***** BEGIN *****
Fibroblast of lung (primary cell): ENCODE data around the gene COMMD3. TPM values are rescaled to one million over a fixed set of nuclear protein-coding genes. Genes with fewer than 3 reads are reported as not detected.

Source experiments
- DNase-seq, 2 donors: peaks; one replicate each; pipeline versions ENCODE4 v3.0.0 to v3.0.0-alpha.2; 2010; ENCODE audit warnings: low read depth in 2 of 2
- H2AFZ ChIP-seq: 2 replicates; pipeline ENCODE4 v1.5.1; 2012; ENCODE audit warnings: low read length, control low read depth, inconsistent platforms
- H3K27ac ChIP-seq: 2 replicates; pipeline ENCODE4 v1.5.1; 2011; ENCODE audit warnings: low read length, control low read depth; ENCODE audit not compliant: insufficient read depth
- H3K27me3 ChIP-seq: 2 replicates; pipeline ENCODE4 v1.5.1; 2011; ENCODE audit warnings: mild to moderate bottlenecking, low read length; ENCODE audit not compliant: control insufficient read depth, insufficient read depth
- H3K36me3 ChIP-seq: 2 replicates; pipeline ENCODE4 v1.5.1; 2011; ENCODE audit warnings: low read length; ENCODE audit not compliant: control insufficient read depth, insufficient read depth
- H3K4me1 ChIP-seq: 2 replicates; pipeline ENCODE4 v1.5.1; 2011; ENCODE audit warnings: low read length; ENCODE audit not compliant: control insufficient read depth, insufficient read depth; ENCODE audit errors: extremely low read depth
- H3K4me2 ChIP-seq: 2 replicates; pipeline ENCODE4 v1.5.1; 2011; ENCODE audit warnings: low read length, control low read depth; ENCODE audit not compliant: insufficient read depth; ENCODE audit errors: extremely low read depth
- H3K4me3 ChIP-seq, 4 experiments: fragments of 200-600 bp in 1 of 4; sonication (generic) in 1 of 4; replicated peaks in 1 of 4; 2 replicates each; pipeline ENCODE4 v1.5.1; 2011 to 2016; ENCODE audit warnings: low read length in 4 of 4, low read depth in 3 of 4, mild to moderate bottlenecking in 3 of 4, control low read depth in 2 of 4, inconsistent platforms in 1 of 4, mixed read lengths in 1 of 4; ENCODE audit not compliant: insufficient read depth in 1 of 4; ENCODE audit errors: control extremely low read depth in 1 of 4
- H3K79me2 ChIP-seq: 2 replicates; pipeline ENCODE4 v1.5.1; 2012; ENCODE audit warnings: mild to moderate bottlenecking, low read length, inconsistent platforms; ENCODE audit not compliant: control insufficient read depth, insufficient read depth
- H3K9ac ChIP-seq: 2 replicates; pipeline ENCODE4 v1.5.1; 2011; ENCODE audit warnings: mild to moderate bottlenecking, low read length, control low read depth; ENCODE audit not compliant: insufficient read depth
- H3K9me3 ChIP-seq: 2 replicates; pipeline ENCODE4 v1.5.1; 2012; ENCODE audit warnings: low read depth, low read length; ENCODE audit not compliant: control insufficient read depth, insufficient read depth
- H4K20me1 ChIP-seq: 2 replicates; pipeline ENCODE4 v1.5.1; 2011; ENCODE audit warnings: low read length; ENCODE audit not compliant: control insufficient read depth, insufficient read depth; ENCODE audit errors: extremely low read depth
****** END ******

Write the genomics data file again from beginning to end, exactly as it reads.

Fibroblast of lung (primary cell): ENCODE data around the gene COMMD3. TPM values are rescaled to one million over a fixed set of nuclear protein-coding genes. Genes with fewer than 3 reads are reported as not detected.

Source experiments
- DNase-seq, 2 donors: peaks; one replicate each; pipeline versions ENCODE4 v3.0.0 to v3.0.0-alpha.2; 2010; ENCODE audit warnings: low read depth in 2 of 2
- H2AFZ ChIP-seq: 2 replicates; pipeline ENCODE4 v1.5.1; 2012; ENCODE audit warnings: low read length, control low read depth, inconsistent platforms
- H3K27ac ChIP-seq: 2 replicates; pipeline ENCODE4 v1.5.1; 2011; ENCODE audit warnings: low read length, control low read depth; ENCODE audit not compliant: insufficient read depth
- H3K27me3 ChIP-seq: 2 replicates; pipeline ENCODE4 v1.5.1; 2011; ENCODE audit warnings: mild to moderate bottlenecking, low read length; ENCODE audit not compliant: control insufficient read depth, insufficient read depth
- H3K36me3 ChIP-seq: 2 replicates; pipeline ENCODE4 v1.5.1; 2011; ENCODE audit warnings: low read length; ENCODE audit not compliant: control insufficient read depth, insufficient read depth
- H3K4me1 ChIP-seq: 2 replicates; pipeline ENCODE4 v1.5.1; 2011; ENCODE audit warnings: low read length; ENCODE audit not compliant: control insufficient read depth, insufficient read depth; ENCODE audit errors: extremely low read depth
- H3K4me2 ChIP-seq: 2 replicates; pipeline ENCODE4 v1.5.1; 2011; ENCODE audit warnings: low read length, control low read depth; ENCODE audit not compliant: insufficient read depth; ENCODE audit errors: extremely low read depth
- H3K4me3 ChIP-seq, 4 experiments: fragments of 200-600 bp in 1 of 4; sonication (generic) in 1 of 4; replicated peaks in 1 of 4; 2 replicates each; pipeline ENCODE4 v1.5.1; 2011 to 2016; ENCODE audit warnings: low read length in 4 of 4, low read depth in 3 of 4, mild to moderate bottlenecking in 3 of 4, control low read depth in 2 of 4, inconsistent platforms in 1 of 4, mixed read lengths in 1 of 4; ENCODE audit not compliant: insufficient read depth in 1 of 4; ENCODE audit errors: control extremely low read depth in 1 of 4
- H3K79me2 ChIP-seq: 2 replicates; pipeline ENCODE4 v1.5.1; 2012; ENCODE audit warnings: mild to moderate bottlenecking, low read length, inconsistent platforms; ENCODE audit not compliant: control insufficient read depth, insufficient read depth
- H3K9ac ChIP-seq: 2 replicates; pipeline ENCODE4 v1.5.1; 2011; ENCODE audit warnings: mild to moderate bottlenecking, low read length, control low read depth; ENCODE audit not compliant: insufficient read depth
- H3K9me3 ChIP-seq: 2 replicates; pipeline ENCODE4 v1.5.1; 2012; ENCODE audit warnings: low read depth, low read length; ENCODE audit not compliant: control insufficient read depth, insufficient read depth
- H4K20me1 ChIP-seq: 2 replicates; pipeline ENCODE4 v1.5.1; 2011; ENCODE audit warnings: low read length; ENCODE audit not compliant: control insufficient read depth, insufficient read depth; ENCODE audit errors: extremely low read depth